March 26, 2020 - From the March, 2020 issue

Urban Resiliency: Development in a World of Disaster

In the context of resilience, what does a responsive city look like? At VerdeXchange VX2020, global industry leaders and local experts gathered to assess “Risk”, and to share their insights on resilience, infrastructure, and emergency preparedness in a world prone to disaster.  In a critically important VX  panel, Arup's Heather Rosenberg articulately addresses the challenges to implementing resilience in the face of disaster especially when the crisis demands that we "Keep calm and do something different.

Heather Rosenberg

"Every intervention we take in the built environment should be an opportunity to build community and support equity at every level."—Heather Rosenberg

Heather Rosenberg:  As the resilience lead at Arup, which is a global engineering-consulting planning firm that has been in the space of resilience for a long time, I spend and have spent a lot of time thinking about resilience in Los Angeles.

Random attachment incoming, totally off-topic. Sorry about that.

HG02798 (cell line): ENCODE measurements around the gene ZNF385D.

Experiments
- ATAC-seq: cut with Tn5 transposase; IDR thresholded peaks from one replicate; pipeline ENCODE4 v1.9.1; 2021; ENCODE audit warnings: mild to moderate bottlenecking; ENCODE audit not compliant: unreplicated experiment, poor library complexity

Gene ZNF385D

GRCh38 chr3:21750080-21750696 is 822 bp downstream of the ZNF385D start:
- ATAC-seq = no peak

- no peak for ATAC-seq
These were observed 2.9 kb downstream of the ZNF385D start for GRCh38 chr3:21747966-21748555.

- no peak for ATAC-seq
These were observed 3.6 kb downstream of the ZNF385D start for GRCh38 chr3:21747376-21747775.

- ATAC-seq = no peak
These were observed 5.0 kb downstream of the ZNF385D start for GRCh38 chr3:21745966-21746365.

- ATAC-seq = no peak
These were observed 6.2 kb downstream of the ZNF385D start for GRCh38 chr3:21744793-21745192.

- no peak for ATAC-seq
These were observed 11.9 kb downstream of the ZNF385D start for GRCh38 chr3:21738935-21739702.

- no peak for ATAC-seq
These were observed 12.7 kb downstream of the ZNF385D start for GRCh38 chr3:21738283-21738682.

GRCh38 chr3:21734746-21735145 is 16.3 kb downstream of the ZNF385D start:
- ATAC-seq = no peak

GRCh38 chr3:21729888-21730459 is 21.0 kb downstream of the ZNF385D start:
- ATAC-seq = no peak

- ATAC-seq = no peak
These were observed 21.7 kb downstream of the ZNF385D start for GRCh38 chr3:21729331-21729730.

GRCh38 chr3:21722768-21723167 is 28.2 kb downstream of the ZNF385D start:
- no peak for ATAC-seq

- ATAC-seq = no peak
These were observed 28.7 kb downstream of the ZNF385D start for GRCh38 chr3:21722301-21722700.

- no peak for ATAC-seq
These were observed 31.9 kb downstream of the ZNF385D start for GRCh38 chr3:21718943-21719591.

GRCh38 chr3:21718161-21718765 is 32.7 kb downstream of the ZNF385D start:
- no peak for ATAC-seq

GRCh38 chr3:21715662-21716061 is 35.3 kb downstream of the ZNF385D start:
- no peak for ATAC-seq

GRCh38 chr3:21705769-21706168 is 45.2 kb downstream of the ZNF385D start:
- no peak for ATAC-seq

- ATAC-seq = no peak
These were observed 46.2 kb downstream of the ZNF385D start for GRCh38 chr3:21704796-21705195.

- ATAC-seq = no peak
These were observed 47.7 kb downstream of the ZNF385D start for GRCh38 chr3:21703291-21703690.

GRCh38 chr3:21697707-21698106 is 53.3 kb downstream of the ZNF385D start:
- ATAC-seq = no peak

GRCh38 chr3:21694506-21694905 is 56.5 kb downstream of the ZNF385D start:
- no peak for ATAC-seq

But working in such a big company has really been this interesting journey in getting to know all of these different disciplines. And my role in resilience is really a cross-cutting role.

I end up working with every group and having a lot of strategic discussions on what resilience means. At the first level, the planning department thinks about resilience in a very different way than the structural engineers.

Structural engineers are thinking about how much can a building sway before it collapses, versus the planning department that’s thinking about who goes where—the land uses and creating policy.

The economic advisors are thinking about how to get things built and form public private partnerships. Our extensive fire consulting and design practice are thinking about—at the code level—how to you get out alive, and the other dimensions of that.These conversations seem very different, but what we all are trying to do—in different silos with different approaches—is work with people, communities, and organizations to make better decisions.

Here we are, in this time of climate impacts, and we can't take our eye off greenhouse gas reductions; we need to be full speed ahead on every dimension of that. Now, we have to figure out how to walk and chew gum, because the thing we're trying to prevent is also happening at an increasing rate. We're looking at fires, floods, and heat—some chronic and some more acute. And in California, we have to keep thinking about earthquakes. Whether they're directly related to climate change doesn't matter, because the preparedness, response, and recovery have a lot of similar dimensions.